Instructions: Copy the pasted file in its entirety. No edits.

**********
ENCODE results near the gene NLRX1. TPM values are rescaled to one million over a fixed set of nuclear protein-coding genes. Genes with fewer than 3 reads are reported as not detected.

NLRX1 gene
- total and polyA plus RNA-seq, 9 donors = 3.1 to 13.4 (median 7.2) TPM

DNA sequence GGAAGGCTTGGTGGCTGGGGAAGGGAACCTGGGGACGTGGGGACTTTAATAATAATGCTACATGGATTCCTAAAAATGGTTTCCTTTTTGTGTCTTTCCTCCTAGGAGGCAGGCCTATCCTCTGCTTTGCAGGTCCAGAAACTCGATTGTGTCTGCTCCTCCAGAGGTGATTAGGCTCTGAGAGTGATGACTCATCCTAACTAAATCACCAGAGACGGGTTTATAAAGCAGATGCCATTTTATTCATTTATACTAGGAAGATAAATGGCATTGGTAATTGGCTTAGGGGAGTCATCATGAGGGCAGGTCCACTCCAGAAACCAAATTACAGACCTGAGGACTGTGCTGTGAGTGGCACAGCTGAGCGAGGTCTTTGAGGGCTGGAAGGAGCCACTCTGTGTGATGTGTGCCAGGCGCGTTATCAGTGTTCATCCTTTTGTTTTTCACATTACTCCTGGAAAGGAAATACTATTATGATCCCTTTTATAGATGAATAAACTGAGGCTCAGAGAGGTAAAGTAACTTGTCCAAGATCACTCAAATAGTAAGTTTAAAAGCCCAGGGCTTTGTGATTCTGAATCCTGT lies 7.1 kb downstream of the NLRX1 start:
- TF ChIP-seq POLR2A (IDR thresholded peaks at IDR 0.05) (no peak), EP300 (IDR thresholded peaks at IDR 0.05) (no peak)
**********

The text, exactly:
ENCODE results near the gene NLRX1. TPM values are rescaled to one million over a fixed set of nuclear protein-coding genes. Genes with fewer than 3 reads are reported as not detected.

NLRX1 gene
- total and polyA plus RNA-seq, 9 donors = 3.1 to 13.4 (median 7.2) TPM

DNA sequence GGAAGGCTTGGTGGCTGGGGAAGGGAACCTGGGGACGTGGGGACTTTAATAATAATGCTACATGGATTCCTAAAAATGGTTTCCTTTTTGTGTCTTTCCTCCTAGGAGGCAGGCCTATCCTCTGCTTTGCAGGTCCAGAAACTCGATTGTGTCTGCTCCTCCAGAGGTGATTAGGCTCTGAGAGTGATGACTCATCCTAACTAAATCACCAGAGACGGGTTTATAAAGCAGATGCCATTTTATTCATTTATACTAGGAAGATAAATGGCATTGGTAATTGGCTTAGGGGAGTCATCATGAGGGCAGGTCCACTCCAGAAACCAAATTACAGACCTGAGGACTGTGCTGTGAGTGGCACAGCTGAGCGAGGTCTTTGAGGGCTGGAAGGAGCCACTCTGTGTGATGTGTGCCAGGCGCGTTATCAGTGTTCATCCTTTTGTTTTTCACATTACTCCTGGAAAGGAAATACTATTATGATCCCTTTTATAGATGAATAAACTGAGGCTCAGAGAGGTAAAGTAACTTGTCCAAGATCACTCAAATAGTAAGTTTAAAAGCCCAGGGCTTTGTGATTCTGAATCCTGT lies 7.1 kb downstream of the NLRX1 start:
- TF ChIP-seq POLR2A (IDR thresholded peaks at IDR 0.05) (no peak), EP300 (IDR thresholded peaks at IDR 0.05) (no peak)